Agnes Hewes

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Agnes Danforth Hewes
Born Agnes Danforth
(1874-03-30)March 30, 1874
Tripoli, Lebanon
Died September 30, 1963(1963-09-30) (aged 89)
San Francisco, California, USA
Nationality American
Genres Children's literature

Agnes Danforth Hewes (March 30, 1874 – September 30, 1963)[a] was an American writer of children's literature, three times a runner-up for the annual Newbery Medal.[1] Her early childhood overseas had a huge influence on her life and writing.

Biography[edit]

Hewes was born in Tripoli, Lebanon (then part of Syria), to medical missionary parents working for the American Presbytery Board of Missions,[2][3] Galen Bancroft Danforth and Emily Reynolds Calhoun Danforth. Galen had graduated from Amherst College in 1867 and then studied medicine in Germany and Edinburgh, eventually following in the footsteps of his father, who was also a medical doctor, receiving his medical degree from New York University in 1871.[4][5][6] He began his mission work in 1871 and married Emily in Abeih, on Mount Lebanon, Lebanon], on 25 December 1871.[6]

Hewes's father died of a fever and pneumonia on July 9, 1875—shortly after she was born—in Lebanon, and her mother died on January 12, 1881.[3] Hewes was left in the care of a nurse and household servants. She stayed in the family home in Abeih with her maternal grandmother, Emily Pitkin Reynolds Calhoun, until she was 12 years old; she grew up speaking Arabic.[7] Hewes's maternal grandfather was another missionary, Dr. (Rev.) Simeon Howard Calhoun.[3] Calhoun died in Buffalo, New York, on December 13, 1876. Thus when Emily Pitkin Calhoun returned to Lebanon to care for her daughter and granddaughter, Hewes could not answer in English.[7] Rev. Simeon and Emily Calhoun's other daughter, Susan Howard Calhoun (Hewes' aunt) married Rev. Charles Newton Ransom and they were also missionaries in Lebanon.[8] These formative years in Lebanon greatly inspired Hewes's lifelong love of foreign lands and cultures:

My fairy godmother's priceless gift to me was to let me live my first twelve years in Syria. That, in a nutshell, is my feeling about Syria! That is why I wrote my first book, because I loved Syria so much--its magnificent brilliant scenery, its dear warm-hearted people, its customs come down from the Bible times, its beautiful dignified speech, its rich historical background--that I wanted American children to love it, to see it with my eyes. I felt as if no one could afford to miss knowing my Syria. I feel so still.[7]

Hewes apparently graduated from Elmira College, in Elmira, New York. In 1901 she married Laurence Ilsley Hewes. They had several children between 1902–1916, including Mary, who wrote a book about her mother in 1967. Hewes wrote her first of many youth books in 1923, several of which dealt with culture clashes and early international trade.[3] Following in her family tradition, Hewes became a minister at some point prior to November 1928,[9] which was unusual for women in Protestantism at that time.[10][11][12] She eventually settled in San Francisco, California, and died there on 30 September 1963.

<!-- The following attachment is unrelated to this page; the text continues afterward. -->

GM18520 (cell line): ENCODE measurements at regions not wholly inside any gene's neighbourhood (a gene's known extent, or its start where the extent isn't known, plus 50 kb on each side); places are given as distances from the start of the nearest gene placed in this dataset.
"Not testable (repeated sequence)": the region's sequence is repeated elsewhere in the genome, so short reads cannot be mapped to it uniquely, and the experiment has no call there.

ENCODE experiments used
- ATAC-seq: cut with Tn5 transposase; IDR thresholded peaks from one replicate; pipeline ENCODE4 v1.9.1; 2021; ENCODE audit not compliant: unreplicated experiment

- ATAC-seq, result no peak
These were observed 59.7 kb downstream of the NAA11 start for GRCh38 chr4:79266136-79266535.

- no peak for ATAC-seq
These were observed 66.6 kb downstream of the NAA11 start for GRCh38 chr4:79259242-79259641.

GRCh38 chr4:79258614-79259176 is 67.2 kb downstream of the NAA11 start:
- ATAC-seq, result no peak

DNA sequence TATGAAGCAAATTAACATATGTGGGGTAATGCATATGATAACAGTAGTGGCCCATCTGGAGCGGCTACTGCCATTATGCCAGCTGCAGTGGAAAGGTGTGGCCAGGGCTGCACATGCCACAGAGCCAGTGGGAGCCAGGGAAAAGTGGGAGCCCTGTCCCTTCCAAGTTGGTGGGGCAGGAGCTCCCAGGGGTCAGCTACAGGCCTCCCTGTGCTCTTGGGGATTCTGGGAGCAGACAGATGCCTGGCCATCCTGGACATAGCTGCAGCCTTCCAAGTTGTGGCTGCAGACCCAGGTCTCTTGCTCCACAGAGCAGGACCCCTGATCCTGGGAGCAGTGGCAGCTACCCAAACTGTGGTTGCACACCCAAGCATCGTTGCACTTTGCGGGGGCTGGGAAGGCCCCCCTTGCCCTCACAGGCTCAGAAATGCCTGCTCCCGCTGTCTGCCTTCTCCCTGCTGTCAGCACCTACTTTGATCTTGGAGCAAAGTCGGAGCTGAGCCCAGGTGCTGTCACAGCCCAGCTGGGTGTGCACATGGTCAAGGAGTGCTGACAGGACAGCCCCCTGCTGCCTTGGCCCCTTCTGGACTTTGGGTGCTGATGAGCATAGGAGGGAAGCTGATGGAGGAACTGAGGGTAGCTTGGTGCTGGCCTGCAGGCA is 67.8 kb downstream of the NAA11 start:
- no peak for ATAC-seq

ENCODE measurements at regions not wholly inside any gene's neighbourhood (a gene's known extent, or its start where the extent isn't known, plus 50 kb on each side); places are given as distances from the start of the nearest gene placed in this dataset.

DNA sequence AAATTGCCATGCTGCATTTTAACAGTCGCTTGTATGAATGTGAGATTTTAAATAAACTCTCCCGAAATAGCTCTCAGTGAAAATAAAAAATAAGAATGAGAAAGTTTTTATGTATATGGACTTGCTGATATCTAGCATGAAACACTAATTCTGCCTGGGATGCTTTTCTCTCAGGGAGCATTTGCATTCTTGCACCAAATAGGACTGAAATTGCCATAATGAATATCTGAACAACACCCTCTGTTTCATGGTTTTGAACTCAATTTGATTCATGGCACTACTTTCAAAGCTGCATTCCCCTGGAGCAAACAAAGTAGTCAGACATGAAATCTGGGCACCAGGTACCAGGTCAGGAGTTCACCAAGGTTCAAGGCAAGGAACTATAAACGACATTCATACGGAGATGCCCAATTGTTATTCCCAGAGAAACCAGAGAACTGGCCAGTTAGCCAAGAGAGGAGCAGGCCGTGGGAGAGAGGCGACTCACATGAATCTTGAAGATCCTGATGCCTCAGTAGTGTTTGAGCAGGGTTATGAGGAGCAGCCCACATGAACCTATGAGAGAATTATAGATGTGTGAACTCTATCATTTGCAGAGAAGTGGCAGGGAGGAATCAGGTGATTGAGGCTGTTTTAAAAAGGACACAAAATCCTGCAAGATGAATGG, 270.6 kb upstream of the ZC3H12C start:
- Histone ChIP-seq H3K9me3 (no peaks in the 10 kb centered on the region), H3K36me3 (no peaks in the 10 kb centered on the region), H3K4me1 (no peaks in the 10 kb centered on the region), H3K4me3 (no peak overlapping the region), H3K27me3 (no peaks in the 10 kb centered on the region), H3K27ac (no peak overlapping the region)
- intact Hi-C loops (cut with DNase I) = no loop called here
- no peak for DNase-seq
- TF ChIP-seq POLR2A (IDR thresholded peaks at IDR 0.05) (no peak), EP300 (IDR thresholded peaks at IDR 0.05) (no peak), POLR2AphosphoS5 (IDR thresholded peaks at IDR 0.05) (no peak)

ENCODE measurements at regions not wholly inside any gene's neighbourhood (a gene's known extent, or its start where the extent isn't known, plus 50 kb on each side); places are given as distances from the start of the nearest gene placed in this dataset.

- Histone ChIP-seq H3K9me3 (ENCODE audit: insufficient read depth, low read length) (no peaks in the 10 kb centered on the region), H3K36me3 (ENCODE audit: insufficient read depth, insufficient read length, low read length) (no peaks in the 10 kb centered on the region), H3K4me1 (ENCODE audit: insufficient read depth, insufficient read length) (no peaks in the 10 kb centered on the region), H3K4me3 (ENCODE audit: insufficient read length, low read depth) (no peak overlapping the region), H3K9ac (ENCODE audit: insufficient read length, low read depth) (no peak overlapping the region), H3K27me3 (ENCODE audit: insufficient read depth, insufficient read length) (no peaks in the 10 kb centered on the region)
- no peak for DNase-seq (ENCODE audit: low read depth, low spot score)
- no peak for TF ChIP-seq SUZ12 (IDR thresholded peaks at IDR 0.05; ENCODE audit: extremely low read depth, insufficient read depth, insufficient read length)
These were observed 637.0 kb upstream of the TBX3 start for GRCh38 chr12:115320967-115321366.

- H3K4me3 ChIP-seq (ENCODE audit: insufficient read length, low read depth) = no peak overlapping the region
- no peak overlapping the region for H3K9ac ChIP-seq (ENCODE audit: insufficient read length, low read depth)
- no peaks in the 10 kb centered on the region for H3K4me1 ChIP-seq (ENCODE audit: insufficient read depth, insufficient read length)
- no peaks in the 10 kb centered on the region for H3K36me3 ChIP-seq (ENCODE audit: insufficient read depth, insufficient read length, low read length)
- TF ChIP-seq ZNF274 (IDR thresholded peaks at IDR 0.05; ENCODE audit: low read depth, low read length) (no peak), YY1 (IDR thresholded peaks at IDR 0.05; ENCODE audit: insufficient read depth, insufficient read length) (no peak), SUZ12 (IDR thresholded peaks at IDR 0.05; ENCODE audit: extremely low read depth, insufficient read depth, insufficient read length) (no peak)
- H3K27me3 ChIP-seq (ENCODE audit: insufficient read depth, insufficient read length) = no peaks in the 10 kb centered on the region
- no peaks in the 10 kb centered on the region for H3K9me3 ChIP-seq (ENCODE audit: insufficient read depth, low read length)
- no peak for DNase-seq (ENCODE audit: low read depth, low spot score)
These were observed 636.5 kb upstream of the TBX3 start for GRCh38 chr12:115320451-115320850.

Selected works[edit]

  • A Boy of the Lost Crusade (1923)
  • Swords on the Sea (1928)
  • Spice and the Devil's Cave (1930) (NH 1931)[1]
  • Glory of the Seas (1933) (NH 1934)[1]
  • The Codfish Musket (1936) (NH 1937)[1]
  • The Sword of Roland Arnot (1939)
  • Jackhammer; Drill Runners of the Mountain Highways (1942)
  • Two Oceans to Canton, the Story of the Old China Trade (1944)
  • Spice Ho! A Story of Discovery (1947)
  • A Hundred Bridges To Go (1950)

NH: Three children's books by Hewes were among the annual Newbery Medal runners-up, now called Newbery Honor Books.

See also[edit]

Notes[edit]

  1. ^ Some sources report date of birth as March 30, 1874, some report March 30, 1872[3]

References[edit]

  1. ^ a b c d "Newbery Medal and Honor Books, 1922-Present". American Library Association. Archived from the original on 22 May 2011. Retrieved May 22, 2011. 
  2. ^ "Amherst College Class of 1867". Amherst College. Retrieved May 22, 2011. 
  3. ^ a b c d e "Spice and the Devil's Cave". Merrigold. Retrieved May 22, 2011. 
  4. ^ "Amherst College Biographical Record 1821-1921". Amherst College. Retrieved May 22, 2011. 
  5. ^ "Historical Address Delivered by James W. Hawes". Archive.org. Retrieved May 22, 2011. 
  6. ^ a b Biographical record of the alumni of Amherst College ... 1821-1896, Volume 1. Amherst, MA: Amherst College. 1883. p. 424. 
  7. ^ a b c Dosch, Mary Calhoun Hewes (1967). A Girlhood in Syria. Edinburgh: G. Wilson. pp. 20–21. 
  8. ^ "Vinton Book: 1885-1910". Archive.org. Retrieved May 22, 2011. 
  9. ^ "Something New For You: Swords on the Sea". Boys' Life: 28. November 1928. Retrieved May 22, 2011. 
  10. ^ "Female leadership in the Christian Scriptures". Religioustolerance.org. Retrieved May 19, 2011. 
  11. ^ "Religious Sexism: When Faith Groups Started (and two stopped) Ordaining Women". Religious Tolerance. Retrieved May 22, 2011. 
  12. ^ Hess, Beth B.; Elizabeth Warren Markson; Peter J. Stein (1996). Sociology. Boston: Allyn and Bacon. p. 392. 

External links[edit]